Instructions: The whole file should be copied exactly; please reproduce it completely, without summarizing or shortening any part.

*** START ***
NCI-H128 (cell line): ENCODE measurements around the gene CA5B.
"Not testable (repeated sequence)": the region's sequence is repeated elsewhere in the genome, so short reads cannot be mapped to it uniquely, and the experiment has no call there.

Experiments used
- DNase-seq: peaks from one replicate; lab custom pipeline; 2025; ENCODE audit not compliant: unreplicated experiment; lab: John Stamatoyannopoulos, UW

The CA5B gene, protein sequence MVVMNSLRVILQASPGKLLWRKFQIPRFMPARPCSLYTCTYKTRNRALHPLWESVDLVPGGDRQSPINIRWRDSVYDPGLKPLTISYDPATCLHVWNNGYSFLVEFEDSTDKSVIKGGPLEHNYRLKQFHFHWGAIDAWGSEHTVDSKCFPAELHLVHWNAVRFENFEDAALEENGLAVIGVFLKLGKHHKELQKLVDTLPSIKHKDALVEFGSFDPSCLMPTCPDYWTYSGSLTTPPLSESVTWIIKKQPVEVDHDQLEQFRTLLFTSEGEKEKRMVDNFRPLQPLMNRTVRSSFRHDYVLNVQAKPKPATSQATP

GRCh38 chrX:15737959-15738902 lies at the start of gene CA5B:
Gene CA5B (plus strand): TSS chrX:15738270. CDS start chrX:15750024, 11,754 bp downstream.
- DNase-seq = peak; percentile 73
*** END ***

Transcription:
NCI-H128 (cell line): ENCODE measurements around the gene CA5B.
"Not testable (repeated sequence)": the region's sequence is repeated elsewhere in the genome, so short reads cannot be mapped to it uniquely, and the experiment has no call there.

Experiments used
- DNase-seq: peaks from one replicate; lab custom pipeline; 2025; ENCODE audit not compliant: unreplicated experiment; lab: John Stamatoyannopoulos, UW

The CA5B gene, protein sequence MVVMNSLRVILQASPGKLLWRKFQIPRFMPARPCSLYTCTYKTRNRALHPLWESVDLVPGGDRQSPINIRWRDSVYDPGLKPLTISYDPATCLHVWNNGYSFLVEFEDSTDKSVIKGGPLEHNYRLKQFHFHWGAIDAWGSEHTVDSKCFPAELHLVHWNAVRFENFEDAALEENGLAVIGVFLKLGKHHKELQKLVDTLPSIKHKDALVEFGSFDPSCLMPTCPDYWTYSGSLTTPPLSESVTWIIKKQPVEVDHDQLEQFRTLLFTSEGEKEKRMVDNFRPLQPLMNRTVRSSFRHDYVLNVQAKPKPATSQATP

GRCh38 chrX:15737959-15738902 lies at the start of gene CA5B:
Gene CA5B (plus strand): TSS chrX:15738270. CDS start chrX:15750024, 11,754 bp downstream.
- DNase-seq = peak; percentile 73